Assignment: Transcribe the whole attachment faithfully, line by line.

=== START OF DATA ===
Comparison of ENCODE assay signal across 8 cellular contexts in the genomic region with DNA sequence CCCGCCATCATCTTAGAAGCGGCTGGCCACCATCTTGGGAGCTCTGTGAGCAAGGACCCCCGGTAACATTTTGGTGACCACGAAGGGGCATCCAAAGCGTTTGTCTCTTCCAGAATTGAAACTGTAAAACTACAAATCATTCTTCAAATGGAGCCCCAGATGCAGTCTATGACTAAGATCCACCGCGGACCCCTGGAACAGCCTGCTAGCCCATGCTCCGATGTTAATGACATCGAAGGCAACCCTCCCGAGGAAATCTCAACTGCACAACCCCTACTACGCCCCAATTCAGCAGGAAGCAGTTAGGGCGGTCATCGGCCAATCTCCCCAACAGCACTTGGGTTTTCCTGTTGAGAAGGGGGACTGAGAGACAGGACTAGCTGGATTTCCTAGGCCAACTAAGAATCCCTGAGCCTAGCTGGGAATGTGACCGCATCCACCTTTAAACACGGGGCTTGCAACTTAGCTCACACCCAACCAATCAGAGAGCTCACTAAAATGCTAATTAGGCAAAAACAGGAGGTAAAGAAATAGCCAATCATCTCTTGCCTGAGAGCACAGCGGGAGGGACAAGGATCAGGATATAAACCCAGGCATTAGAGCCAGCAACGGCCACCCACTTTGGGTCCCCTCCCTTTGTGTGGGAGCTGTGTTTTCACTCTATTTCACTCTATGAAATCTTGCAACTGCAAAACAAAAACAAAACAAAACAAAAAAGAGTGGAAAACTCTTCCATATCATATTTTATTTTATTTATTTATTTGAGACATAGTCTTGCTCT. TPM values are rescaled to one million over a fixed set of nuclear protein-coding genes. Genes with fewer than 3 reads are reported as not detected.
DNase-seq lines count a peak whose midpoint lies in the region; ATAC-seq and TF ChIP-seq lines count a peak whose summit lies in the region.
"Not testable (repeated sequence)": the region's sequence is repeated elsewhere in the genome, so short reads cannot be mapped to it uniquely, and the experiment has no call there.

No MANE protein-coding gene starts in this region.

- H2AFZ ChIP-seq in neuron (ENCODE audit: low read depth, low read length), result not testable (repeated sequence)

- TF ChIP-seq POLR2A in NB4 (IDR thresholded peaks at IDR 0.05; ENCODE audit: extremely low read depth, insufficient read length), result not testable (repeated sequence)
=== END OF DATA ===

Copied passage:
Comparison of ENCODE assay signal across 8 cellular contexts in the genomic region with DNA sequence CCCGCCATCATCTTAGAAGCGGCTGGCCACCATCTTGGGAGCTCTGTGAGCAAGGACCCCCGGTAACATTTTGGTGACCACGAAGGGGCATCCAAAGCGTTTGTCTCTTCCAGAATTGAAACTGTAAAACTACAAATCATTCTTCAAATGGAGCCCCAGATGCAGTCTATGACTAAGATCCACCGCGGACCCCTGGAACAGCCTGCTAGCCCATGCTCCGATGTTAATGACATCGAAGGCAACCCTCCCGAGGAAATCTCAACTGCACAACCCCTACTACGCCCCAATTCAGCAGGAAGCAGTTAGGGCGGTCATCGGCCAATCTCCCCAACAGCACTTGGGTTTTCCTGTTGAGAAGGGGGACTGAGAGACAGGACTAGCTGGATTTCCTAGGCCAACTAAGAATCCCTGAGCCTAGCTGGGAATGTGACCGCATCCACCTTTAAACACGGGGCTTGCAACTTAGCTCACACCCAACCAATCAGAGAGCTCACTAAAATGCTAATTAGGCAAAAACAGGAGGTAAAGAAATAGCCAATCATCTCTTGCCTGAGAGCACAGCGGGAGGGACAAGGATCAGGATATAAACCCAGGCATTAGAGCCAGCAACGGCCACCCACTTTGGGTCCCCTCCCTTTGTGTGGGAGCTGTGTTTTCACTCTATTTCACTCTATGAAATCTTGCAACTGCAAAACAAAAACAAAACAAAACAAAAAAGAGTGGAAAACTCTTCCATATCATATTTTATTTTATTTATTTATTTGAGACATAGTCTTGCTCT. TPM values are rescaled to one million over a fixed set of nuclear protein-coding genes. Genes with fewer than 3 reads are reported as not detected.
DNase-seq lines count a peak whose midpoint lies in the region; ATAC-seq and TF ChIP-seq lines count a peak whose summit lies in the region.
"Not testable (repeated sequence)": the region's sequence is repeated elsewhere in the genome, so short reads cannot be mapped to it uniquely, and the experiment has no call there.

No MANE protein-coding gene starts in this region.

- H2AFZ ChIP-seq in neuron (ENCODE audit: low read depth, low read length), result not testable (repeated sequence)

- TF ChIP-seq POLR2A in NB4 (IDR thresholded peaks at IDR 0.05; ENCODE audit: extremely low read depth, insufficient read length), result not testable (repeated sequence)